Pearce. where the Persian monarchs made 441. — he through the midst untheir refidence after the lofs of
mark’d, &c.] This account Tauris, from which it is diftant 65 of Satan's pasling unmark'd through German miles to the south-eat. the midit of the Angels, and ascend
Hume. ing his throne invisible, and seeing 433. - or Baarian Sophi from the there about him himself unseen, and horns then bursting forth, as from a cloud,
Æn. I. 439
Of lowest order, pass’d; and from the door
Was in glory, seems to be copied from Scarce had he spoken, when the a like adventure of Æneas, Virg.
cloud gave way, .
The mists few upward, and dir.
solv'd in day: Infert se feptus nebula(mirabiledicu)
The Trojan chief appear'd in open Per medios, miscetque viris, neque
fight, cernitur ulli. --Diffimulant , et nube cava specu- August in visage, and serenely bright.
Dryden. lantur amicti
455. Their mighty chief return'd:] Vix ea fatus erat, cum circumfusa
We are in the next place to consider repente Scindit se nubes, et in æthera pur- which Milcon has given us of them
the infernal agents under the view gat apertum. Refitit A neas, clarâque in luce who would set forth the greatness
in this book. It is observed by those refullit,
of Virgil's plan, that he conducts Os humerosque Deo fimilis.
his reader thro' all the parts of the -Then entring at the gate, earth which were discover'd in his Conceal'd in clouds, (prodigious to time. Asia, Afric, and Europe are relate)
the several scenes of his fable. The He mix'd, unmark’d, among the plan of Milton's poem is of an inbusy throng,
finitely greater extent, and fills the Borne by the tide, and pass'd un- mind with many more astonishing seen along
circumstances. Satan, having furBut doubtful of the wih'd event, rounded the earth seven times, de. he stays,
parts at length from Paradise. We And from the hollow cloud his then see him steering his course friends surveys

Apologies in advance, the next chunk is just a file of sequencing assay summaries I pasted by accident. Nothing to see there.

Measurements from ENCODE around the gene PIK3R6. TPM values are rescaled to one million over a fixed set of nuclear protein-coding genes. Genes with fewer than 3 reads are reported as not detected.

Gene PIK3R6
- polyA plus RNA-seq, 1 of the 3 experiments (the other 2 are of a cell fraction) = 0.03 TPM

among the constellations, and after
Was left him, or false glitter: All amaz’d
For having traversed the whole creation, annual change which they are fuppursuing his voyage thro' the Chaos, posed to suffer, are instances of this and entring into his own infernal kind. The beauty of the diction is dominions. His first appearance very remarkable in this whole epiin the assembly of fall’n Angels, is fode, as I have observed before the work'd up
with circumstances which great judgment with which it was give a delightful surprise to the contriv'd. Addison. reader; but there is no incident in 457. Rais’d fromtheir dark Divan,] the whole poem which does this The Devils are frequently described more than the transformation of the by metaphors taken from the Turks. whole audience, that follows the ac- Satan is called the Sultan, I. 348. as count their leader gives them of his here the council is stiled the Divan. expedition. The gradual change of The said council is said to sit in secret Satan himself is describ'd after Ovid's conclave, I. 795. the Devil, the Turk manner, and may vie with any of those and the Pope being commonly thought celebrated transformations which are to be nearly related, and often join'd look'd upon as the most beautiful together. parts in that poet's works. Milton 460. Thrones, Dominations, Princenever fails of improving his own doms, Virtues, Powers,] It is hints, and bestowing the laft finishing common with Homer to make use touches to every incident which is of the same verse several times, and admitted into his poem. The unex- especially at the beginning of his pected hiss which rises in this epi- speeches; but I know not whether lode, the dimensions and bulk of there is not more of fimplicity in the Satan so much superior to those of practice than beauty. Our author the infernal Spirits who lay under however hath done the same with the same transformation, with the this line; but it is curious to observe Vol. II,